4 Science-Backed Ways To Have A Massive Glow-Up That Makes Your Exes Cry

Personal Development

We all love a good comeback story. When recovering and healing from a toxic relationship, many women share that they feel they are aging backwards and reverting back to their “true” self before the relationship. This is not surprising, as there are many biochemical and physiological changes that take place in the body and brain during an unhealthy relationship. Once the healing journey begins, victims of toxic relationships often see themselves experiencing a massive glow-up – in reality, it’s just a return to their natural beauty and peaceful mindset. Here are four science-backed ways you can “glow up” in many different ways, physically and also mentally, after a toxic relationship.

Exercise, intermittent fasting, and moderating unhealthy carbohydrates under the strict guidance of a doctor or nutritionist.

During a toxic relationship, levels of the stress hormone cortisol go haywire. What some people may not be aware of is that cortisol also affects insulin levels, potentially increasing insulin resistance which may contribute to excessive weight gain and a plethora of other health issues. One science-backed way to disrupt insulin resistance according to research is intermittent fasting. Intermittent fasting and exercise have other benefits as well, since studies show that they both increase brain derived neurotrophic factor (BDNF) levels in the brain. BDNF is like fertilizer for the brain, contributing to the survival and growth of neurons and bringing with it antidepressant effects that combat the effects of trauma in the brain. Gentle exercise such as walks are encouraged during this time as well, and nutritionists generally suggest turning more towards eating more high-fiber carbohydrates  and healthy fats (like whole grains, vegetables, legumes, fruits, avocados) rather than simple carbohydrates (such as sugary foods, candy, white bread, and refined starches) in your meals while still ensuring your meals remain nutrient-dense and balanced. This is important since excessive consumption of unhealthy carbohydrates (which are common when one stress eats in a toxic relationship) can affect your health long-term as well. Speak to your doctor or nutritionist about any changes to your diet and be aware that such changes must be heavily monitored, especially if you have a habit of disordered eating patterns. Do not engage in intermittent fasting or special diets, for example, if you have a history of eating disorders, without speaking to your doctor.

Processing traumas in therapy like EMDR or DBT.

Trauma lives in the body and how we process trauma can affect the way we look, think, and feel. Survivors of toxic relationships report that during the relationship, they may have experienced unwanted appearance changes to their face, hair, skin, weight, that seemed to dissipate once they began healing some of the emotional trauma they experienced. They may have also experienced PTSD and intrusive thoughts, memories, flashbacks, and nightmares. Processing your relationship through therapies like EMDR and DBT can help for self-soothing and healing and lower cortisol levels as well.  If you find yourself overwhelmed by trauma, EMDR doesn’t require as much talking about the trauma as it does actually processing the trauma by bypassing the amygdala through rapid, alternating eye movements, and instilling healthier beliefs. DBT teaches emotional regulation and self-soothing skills that can help you during times of acute stress or reliving the traumatic event.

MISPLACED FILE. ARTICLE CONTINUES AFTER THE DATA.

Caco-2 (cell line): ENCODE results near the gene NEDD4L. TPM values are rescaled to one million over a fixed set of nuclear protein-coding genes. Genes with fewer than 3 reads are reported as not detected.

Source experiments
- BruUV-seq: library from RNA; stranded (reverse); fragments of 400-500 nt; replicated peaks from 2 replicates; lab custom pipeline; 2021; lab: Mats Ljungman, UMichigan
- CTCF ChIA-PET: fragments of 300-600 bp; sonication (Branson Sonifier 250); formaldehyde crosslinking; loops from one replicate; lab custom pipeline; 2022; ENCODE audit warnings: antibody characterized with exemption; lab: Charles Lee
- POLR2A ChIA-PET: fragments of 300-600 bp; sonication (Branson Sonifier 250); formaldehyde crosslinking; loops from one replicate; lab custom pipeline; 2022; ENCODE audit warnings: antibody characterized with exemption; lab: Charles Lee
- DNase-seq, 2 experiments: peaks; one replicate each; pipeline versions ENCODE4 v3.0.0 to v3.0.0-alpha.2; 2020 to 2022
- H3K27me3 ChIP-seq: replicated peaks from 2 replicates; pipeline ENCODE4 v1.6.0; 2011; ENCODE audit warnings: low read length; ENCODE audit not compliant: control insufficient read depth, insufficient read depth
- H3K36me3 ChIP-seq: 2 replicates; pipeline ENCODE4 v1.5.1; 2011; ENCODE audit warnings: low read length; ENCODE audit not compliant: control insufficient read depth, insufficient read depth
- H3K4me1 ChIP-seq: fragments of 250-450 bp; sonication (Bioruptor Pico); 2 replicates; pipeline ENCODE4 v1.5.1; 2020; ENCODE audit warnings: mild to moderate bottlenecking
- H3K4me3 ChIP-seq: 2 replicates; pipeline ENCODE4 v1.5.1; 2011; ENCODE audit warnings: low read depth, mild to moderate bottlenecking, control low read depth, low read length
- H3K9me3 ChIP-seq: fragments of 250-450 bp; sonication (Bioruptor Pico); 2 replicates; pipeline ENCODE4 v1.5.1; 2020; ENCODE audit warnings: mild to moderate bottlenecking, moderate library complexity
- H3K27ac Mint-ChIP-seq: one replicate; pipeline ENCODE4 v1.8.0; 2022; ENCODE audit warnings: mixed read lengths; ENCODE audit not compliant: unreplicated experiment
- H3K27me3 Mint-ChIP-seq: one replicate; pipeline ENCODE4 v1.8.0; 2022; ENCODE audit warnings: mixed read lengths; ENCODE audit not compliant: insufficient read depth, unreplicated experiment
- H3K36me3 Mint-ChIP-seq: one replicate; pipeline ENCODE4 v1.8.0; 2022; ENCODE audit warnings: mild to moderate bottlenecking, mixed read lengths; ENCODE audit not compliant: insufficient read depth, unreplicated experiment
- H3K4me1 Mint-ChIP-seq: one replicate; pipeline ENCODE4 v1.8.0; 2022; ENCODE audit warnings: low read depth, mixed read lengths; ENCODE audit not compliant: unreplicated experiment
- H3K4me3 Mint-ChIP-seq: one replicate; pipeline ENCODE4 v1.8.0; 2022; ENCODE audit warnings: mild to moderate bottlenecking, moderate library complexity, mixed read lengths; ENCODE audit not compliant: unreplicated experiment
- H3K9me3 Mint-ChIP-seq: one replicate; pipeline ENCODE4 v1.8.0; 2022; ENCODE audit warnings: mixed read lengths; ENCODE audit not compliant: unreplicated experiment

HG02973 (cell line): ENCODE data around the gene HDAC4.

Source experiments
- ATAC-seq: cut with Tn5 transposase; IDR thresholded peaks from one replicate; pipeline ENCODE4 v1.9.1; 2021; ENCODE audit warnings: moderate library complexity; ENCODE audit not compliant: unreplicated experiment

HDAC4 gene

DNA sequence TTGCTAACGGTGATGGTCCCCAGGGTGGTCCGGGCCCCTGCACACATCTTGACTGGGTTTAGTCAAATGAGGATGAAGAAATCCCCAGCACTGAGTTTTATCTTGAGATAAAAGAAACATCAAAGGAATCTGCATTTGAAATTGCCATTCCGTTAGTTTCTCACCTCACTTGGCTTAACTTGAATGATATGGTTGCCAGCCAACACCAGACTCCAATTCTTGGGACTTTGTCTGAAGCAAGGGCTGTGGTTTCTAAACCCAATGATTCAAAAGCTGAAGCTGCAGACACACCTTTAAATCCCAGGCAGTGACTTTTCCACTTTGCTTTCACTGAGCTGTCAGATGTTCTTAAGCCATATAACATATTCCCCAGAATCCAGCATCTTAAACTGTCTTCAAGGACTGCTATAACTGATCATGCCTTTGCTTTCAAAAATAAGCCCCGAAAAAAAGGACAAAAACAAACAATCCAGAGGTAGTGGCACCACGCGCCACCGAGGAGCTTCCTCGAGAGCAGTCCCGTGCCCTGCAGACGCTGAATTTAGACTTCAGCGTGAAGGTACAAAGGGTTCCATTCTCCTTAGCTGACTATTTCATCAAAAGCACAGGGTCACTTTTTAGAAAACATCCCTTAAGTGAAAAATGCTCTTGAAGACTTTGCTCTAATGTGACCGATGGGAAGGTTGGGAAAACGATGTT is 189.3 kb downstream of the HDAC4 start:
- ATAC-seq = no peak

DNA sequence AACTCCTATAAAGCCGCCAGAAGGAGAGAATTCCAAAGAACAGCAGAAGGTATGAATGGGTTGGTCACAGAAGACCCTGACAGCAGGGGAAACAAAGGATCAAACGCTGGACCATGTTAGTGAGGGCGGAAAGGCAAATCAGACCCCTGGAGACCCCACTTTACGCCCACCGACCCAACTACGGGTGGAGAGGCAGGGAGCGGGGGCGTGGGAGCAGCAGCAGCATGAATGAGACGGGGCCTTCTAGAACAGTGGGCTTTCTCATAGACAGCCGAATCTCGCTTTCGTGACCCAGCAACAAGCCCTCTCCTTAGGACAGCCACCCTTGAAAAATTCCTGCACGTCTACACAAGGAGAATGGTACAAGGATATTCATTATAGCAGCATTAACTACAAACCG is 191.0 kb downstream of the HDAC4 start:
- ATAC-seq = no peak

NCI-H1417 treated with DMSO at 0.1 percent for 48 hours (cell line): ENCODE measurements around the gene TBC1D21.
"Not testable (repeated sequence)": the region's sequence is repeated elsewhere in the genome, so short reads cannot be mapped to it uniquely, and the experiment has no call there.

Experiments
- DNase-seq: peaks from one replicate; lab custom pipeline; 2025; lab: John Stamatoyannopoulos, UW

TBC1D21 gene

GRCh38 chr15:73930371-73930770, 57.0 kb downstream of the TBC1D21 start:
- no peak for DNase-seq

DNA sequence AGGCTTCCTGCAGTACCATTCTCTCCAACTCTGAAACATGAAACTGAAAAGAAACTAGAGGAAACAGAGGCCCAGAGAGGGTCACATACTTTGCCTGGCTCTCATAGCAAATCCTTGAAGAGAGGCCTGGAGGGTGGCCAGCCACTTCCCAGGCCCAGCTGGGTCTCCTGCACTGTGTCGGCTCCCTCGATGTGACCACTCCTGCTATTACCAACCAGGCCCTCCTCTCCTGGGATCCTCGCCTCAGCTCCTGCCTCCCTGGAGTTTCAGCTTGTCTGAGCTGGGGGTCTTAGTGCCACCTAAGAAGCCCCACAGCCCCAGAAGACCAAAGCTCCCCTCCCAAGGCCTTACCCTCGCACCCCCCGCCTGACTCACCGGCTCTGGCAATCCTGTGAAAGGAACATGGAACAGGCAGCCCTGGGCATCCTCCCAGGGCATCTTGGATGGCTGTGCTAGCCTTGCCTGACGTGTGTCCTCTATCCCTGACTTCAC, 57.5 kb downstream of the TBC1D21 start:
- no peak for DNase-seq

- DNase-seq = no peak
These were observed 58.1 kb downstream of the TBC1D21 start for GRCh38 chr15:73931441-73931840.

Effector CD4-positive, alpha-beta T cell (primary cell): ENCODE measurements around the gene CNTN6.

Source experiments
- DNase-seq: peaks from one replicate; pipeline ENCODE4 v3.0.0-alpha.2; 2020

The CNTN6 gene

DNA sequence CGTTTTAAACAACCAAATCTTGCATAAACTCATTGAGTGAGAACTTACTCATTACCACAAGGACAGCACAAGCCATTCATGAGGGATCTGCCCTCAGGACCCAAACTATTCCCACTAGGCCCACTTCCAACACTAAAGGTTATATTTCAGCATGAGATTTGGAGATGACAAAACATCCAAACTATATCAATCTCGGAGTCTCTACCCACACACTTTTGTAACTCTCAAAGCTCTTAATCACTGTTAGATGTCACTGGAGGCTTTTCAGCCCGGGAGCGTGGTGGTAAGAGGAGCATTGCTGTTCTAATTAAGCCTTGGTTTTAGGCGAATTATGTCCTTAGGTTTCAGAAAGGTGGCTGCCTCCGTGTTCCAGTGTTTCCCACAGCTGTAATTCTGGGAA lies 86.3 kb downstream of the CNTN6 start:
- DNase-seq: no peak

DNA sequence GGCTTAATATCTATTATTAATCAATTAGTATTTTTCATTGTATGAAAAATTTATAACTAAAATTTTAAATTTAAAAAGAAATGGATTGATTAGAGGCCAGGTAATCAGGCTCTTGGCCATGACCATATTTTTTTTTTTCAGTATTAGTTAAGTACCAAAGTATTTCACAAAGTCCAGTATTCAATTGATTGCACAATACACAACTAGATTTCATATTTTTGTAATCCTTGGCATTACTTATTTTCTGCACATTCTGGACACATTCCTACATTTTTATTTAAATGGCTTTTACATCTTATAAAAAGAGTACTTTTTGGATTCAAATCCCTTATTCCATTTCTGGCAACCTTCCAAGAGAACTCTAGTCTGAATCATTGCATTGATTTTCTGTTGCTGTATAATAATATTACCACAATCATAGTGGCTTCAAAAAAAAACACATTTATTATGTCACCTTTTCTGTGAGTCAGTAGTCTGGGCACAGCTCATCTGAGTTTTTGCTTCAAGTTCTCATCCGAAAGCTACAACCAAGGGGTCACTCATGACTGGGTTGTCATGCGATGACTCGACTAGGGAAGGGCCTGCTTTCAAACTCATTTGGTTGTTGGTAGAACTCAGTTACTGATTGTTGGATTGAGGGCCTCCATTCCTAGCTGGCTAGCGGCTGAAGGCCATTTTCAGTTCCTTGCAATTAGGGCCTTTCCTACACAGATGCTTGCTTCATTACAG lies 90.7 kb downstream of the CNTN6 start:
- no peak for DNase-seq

Maintain a mindful lifestyle that incorporates yoga and meditation.

Have a “mindful” makeover of your mindset. Daily meditation and yoga are evidence-based, supplementary practices that can be added to any healing journey. Meditation and mindfulness along with grounding techniques can help enhance executive functioning which includes decision-making, planning, focus, and emotional regulation, all of which are often affected negatively by the trauma of a toxic relationship. If done on a daily basis, studies reveal it can even begin to heal parts of the brain most affected by trauma such as the prefrontal cortex, the amygdala, and the hippocampus. Yoga can also help decrease PTSD symptoms and give you a sense of mastery over your own body and a greater appreciation of what your body can do, which may help battle the effects of body dysmorphia or body image issues. Many survivors have experienced positive effects of both, sharing that they have felt calmer, more peaceful, and able to tackle their goals and dreams with more ease when incorporating these methods.

Channel your experiences into success.

A physical and mental glow-up are lovely, and so is a financial glow-up! Give yourself the “Elle Woods” treatment and replace the dopamine rush of your hot-and-cold relationship with motivation toward your career and financial goals instead. In a toxic relationship, people often lose their sense of self and identity. If you still have distress or anger regarding what you experienced in the relationship, harness those emotions into determination to set goals and chase after your dreams, the ones you may have had before the relationship or could have been inspired to go toward afterwards – whether it be going back to school, refocusing on your career, building thriving social networks, use this time of independence to do what you love and cultivate your gifts and talents to help yourself and the world around you. Remember, success and leveling up are the best and most productive “revenge” there is! Go forth and prosper. You deserve it.

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